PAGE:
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posted on 07.09.2021, 12:55 by Hélène Buvelot, Myriam Roth, Vincent Jaquet, Andrey Lozkhin, Adriana Renzoni, Eve-Julie Bonetti, Nadia Gaia, Floriane Laumay, Michéle Mollin, Marie-José. Stasia, Jacques Schrenzel, Patrice François, Karl-Heinz Krause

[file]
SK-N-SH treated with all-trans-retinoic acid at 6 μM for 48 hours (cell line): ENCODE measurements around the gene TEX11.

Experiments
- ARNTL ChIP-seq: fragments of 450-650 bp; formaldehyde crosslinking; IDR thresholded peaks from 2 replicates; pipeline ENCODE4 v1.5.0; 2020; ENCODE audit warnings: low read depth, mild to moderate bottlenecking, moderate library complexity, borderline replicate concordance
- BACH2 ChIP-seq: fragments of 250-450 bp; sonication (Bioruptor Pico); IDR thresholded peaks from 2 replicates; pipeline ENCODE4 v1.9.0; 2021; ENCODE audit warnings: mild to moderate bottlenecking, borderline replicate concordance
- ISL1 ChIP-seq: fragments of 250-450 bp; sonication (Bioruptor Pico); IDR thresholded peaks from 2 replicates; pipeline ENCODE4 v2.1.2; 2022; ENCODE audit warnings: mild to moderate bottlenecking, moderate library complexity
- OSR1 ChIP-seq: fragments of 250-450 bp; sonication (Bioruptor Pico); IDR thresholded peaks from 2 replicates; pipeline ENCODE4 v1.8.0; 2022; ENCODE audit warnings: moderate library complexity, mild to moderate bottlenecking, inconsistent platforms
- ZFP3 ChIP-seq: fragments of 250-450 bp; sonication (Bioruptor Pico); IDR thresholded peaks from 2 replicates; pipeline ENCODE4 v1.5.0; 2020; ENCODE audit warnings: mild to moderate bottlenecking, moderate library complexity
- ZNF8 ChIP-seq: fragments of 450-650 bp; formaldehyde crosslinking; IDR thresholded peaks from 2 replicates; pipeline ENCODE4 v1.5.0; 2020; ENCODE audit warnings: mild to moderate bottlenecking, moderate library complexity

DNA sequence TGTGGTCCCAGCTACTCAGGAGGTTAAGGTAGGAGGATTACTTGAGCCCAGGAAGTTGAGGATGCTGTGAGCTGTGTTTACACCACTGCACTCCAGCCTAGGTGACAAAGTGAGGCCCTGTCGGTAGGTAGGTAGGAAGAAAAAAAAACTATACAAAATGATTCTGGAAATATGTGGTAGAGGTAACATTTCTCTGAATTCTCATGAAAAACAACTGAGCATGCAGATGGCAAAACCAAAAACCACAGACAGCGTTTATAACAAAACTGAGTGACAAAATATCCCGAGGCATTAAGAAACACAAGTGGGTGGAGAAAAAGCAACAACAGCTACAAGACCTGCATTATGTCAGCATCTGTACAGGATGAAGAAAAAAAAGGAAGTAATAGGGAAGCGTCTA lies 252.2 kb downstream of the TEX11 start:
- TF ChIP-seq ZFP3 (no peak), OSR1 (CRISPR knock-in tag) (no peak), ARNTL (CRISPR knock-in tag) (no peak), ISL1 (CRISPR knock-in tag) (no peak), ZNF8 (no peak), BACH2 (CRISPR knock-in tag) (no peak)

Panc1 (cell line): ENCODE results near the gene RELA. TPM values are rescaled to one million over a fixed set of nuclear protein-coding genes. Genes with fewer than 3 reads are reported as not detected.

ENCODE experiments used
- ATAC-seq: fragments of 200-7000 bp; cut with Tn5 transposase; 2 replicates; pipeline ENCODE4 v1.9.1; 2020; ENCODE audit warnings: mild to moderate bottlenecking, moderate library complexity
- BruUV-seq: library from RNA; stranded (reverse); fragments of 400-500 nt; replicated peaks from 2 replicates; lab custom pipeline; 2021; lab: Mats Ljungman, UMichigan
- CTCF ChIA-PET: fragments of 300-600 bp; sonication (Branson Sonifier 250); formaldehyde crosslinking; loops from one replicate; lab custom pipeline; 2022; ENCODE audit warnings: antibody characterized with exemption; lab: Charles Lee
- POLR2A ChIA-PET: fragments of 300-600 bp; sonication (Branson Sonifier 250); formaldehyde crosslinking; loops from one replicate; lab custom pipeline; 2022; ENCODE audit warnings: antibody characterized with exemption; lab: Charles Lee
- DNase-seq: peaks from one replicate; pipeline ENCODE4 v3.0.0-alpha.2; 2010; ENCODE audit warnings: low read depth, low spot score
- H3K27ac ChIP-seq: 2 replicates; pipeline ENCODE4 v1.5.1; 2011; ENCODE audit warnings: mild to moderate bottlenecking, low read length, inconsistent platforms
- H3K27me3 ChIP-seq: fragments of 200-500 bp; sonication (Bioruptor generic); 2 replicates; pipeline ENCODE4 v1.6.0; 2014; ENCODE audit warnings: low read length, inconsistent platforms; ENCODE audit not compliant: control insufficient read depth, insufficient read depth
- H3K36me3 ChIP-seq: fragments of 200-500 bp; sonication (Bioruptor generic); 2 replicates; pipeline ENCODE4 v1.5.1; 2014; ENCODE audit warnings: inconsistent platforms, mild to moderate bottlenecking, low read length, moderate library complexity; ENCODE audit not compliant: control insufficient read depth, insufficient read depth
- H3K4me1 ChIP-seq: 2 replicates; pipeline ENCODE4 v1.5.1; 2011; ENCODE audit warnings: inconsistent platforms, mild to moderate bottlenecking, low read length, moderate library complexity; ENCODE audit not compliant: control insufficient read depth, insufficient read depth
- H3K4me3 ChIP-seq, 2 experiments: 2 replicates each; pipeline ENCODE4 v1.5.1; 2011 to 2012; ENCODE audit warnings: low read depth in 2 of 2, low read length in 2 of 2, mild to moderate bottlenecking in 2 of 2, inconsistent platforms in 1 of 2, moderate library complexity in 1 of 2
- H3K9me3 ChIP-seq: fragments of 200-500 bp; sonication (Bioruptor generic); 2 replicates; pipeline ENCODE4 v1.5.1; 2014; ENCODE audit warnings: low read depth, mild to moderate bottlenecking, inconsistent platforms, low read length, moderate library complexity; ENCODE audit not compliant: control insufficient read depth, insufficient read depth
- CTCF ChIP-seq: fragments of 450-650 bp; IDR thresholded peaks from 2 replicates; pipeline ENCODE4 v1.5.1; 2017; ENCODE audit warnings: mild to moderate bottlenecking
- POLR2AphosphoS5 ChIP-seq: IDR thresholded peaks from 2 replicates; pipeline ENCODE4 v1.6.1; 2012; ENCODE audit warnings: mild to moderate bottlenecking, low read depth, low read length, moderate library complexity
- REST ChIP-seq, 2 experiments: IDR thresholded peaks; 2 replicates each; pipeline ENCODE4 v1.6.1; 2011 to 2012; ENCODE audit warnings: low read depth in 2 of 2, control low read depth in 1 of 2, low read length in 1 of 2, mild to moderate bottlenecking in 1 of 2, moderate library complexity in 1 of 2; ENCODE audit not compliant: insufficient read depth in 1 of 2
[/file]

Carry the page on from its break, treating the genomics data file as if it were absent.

Reactive oxygen species (ROS) play a crucial role in the cellular defense against S. aureus, as evidenced by the importance of this pathogen in patients lacking the ROS-generating phagocyte NADPH oxidase NOX2. ROS concentrations required to kill S. aureus in vitro are much higher than those found in the phagosome. We therefore hypothesized that sublethal ROS concentrations may play a role in S. aureus gene dysregulation and investigated the in vitro transcriptomic response of S. aureus to sublethal concentrations of hydrogen peroxide (H2O2). A striking observation of these experiments was a coordinated and massive downregulation of genes involved in pyrimidine metabolism. Using transposon insertion mutants, we demonstrated that deletion of carA, a gene involved in pyrimidine synthesis, led to a significant growth defect and to an increased sensitivity of S. aureus to added H2O2. The phenotype of the carA mutant could be reversed through supplementation with the pyrimidine precursor uracil, or with a multicopy vector encoding carA. As opposed to the impact of ROS on extracellular survival, carA deletion did not affect the intracellular survival in neutrophils. Our results raise the possibility that ROS-dependent downregulation of pyrimidine metabolism might be a survival strategy of S. aureus, allowing colonization through intracellular survival, while decreasing the risk of killing the host through dampened extracellular growth.

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